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The Problem of the Random Earthquake in Seismic Hazard Analysis: Wasatch Front Region, Utah
The State of Utah’s rules for dam safety require that an “Operating Basis Earthquake” (OBE) be determined for all dams within seismic zones 2 and 3 of the Uniform Building Code. The OBE is described as the earthquake with a return interval of at least 200 yrs that has the greatest potential to cause damage at the site, considering all active earthquake sources which could affect it. Previous studies have shown that at most sites in the Wasatch Front region, the dominant sources of seismic hazard for 200-yr return periods are moderate-sized earthquakes of ML ≤ 6.5. This result suggests that an earthquake in this size range would be an appropriate OBE for a Wasatch Front region dam. Because such earthquakes are below the usual threshold of surface faulting, their locations and magnitudes cannot easily be predicted. Hence, in seismic hazard evaluations, these moderate-sized earthquakes are usually assumed to occur randomly throughout the region. This randomness complicates the task of selecting a specific OBE for use in engineering design purposes.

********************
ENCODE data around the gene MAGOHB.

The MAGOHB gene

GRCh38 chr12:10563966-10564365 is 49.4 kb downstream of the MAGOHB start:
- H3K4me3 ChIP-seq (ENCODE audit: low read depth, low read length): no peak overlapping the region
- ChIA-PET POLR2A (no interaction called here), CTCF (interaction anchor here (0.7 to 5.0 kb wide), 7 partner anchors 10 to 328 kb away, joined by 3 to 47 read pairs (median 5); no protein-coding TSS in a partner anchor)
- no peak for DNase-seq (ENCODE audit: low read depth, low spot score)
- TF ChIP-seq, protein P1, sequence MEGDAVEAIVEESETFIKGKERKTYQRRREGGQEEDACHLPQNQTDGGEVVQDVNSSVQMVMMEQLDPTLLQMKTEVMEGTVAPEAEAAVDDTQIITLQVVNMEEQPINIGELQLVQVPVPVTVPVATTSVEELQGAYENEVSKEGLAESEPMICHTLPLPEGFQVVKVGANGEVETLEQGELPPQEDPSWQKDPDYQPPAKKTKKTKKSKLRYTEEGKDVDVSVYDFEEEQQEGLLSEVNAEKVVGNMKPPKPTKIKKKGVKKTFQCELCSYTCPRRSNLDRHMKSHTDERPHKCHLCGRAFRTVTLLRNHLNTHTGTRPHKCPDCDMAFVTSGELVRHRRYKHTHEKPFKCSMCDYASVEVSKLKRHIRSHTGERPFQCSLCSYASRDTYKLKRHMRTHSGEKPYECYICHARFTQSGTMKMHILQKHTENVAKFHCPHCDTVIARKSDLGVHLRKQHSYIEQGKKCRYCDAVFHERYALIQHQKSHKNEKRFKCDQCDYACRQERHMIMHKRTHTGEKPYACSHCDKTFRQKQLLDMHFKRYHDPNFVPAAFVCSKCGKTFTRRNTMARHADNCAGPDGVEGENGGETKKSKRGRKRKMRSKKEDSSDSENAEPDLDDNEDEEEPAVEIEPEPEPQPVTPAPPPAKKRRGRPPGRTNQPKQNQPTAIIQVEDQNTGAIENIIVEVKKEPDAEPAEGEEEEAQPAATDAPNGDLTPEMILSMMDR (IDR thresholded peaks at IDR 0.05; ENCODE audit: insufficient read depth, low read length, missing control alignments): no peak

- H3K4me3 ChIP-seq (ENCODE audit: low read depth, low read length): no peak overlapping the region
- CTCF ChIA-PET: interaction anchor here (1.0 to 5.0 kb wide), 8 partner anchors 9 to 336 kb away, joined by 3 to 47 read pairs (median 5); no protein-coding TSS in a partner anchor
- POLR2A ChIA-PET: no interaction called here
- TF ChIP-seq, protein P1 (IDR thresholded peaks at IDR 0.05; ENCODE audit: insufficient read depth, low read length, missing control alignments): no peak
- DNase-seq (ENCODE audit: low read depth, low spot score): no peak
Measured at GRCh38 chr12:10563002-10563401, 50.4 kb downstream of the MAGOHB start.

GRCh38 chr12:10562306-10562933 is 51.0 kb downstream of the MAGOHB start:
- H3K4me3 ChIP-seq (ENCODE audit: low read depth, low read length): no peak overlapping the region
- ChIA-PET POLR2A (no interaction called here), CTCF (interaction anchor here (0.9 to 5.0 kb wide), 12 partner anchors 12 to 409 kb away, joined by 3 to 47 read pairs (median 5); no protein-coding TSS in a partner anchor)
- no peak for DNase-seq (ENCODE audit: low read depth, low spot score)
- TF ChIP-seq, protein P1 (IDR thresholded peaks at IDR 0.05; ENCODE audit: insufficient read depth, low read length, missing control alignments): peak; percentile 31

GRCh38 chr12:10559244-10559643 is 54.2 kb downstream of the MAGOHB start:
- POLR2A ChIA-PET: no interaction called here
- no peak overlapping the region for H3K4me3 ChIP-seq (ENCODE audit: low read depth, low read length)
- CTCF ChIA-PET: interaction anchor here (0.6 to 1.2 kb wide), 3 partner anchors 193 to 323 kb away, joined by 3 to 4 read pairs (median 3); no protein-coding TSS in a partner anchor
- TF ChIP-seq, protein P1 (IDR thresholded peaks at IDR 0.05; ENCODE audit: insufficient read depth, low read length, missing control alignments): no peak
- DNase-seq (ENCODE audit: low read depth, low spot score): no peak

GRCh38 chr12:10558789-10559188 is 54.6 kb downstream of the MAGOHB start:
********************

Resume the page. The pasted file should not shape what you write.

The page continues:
We evaluate an approach to the problem of selecting an OBE which employs the concept of the “probabilistic epicentral distance” (r0) introduced in the 1980’s by C.K. Wood and D.A. Ostenaa of the U.S. Bureau of Reclamation. In the application considered here, r0 is the radius of a circle within which the annual probability of an earthquake of 5.5 ≤ ML ≤ 6.5 is equal to some specified small number. Using an average rate of occurrence of earthquakes in this size range estimated from historical and instrumental seismicity data for the Wasatch Front region, it is found that r0 = 85, 58, 38, and 17 km for annual probabilities (inverse return periods) of 1/95, 1/200, 1/475, and 1/2373, respectively. Based on these distances, the calculated median magnitude of 5.8, and (for example) the Boore and others (1993) attenuation relation for peak horizontal acceleration (PHA), we calculate that the expected PHA’s are, respectively, 0.04, 0.05, 0.07, and 0.13 g. These PHA’s are similar to those obtained for the same annual probabilities from a simple probabilistic seismic hazard analysis in which only random earthquakes of 5.5 ≤ ML ≤ 6.5 (at distances of up to 100 km) are considered and the uncertainties in the peak accelerations predicted by the attenuation relation are ignored. However, they are factors of 1.5 to 5.7 lower than values obtained from more complete probabilistic hazard analyses for the Wasatch Front region, which take into account smaller and larger potential earthquakes and also the uncertainties in the predicted PHA’s. Thus, at least in this region, the probabilistic distance method yields an OBE which significantly under-represents the ground shaking hazard. We suggest an alternative and more conservative approach to the problem of selecting an OBE which involves the direct use of results from a regional or site-specific probabilistic seismic hazard analysis.
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